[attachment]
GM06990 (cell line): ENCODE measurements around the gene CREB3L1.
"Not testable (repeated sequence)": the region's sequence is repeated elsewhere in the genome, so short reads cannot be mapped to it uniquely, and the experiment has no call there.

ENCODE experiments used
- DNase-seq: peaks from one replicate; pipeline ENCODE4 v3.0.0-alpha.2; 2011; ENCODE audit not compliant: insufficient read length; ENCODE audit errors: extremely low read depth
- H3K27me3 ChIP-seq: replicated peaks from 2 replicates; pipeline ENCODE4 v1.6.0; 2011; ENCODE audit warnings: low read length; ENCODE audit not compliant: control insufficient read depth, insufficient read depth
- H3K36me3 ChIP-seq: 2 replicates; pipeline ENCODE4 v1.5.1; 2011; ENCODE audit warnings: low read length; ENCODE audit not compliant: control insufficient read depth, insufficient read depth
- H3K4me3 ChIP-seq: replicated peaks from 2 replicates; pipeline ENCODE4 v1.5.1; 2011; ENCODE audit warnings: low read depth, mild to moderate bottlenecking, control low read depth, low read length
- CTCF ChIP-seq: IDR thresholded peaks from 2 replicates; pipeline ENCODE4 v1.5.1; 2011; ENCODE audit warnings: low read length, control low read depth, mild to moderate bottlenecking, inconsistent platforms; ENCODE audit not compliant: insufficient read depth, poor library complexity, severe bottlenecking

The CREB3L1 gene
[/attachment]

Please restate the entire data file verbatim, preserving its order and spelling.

GM06990 (cell line): ENCODE measurements around the gene CREB3L1.
"Not testable (repeated sequence)": the region's sequence is repeated elsewhere in the genome, so short reads cannot be mapped to it uniquely, and the experiment has no call there.

ENCODE experiments used
- DNase-seq: peaks from one replicate; pipeline ENCODE4 v3.0.0-alpha.2; 2011; ENCODE audit not compliant: insufficient read length; ENCODE audit errors: extremely low read depth
- H3K27me3 ChIP-seq: replicated peaks from 2 replicates; pipeline ENCODE4 v1.6.0; 2011; ENCODE audit warnings: low read length; ENCODE audit not compliant: control insufficient read depth, insufficient read depth
- H3K36me3 ChIP-seq: 2 replicates; pipeline ENCODE4 v1.5.1; 2011; ENCODE audit warnings: low read length; ENCODE audit not compliant: control insufficient read depth, insufficient read depth
- H3K4me3 ChIP-seq: replicated peaks from 2 replicates; pipeline ENCODE4 v1.5.1; 2011; ENCODE audit warnings: low read depth, mild to moderate bottlenecking, control low read depth, low read length
- CTCF ChIP-seq: IDR thresholded peaks from 2 replicates; pipeline ENCODE4 v1.5.1; 2011; ENCODE audit warnings: low read length, control low read depth, mild to moderate bottlenecking, inconsistent platforms; ENCODE audit not compliant: insufficient read depth, poor library complexity, severe bottlenecking

The CREB3L1 gene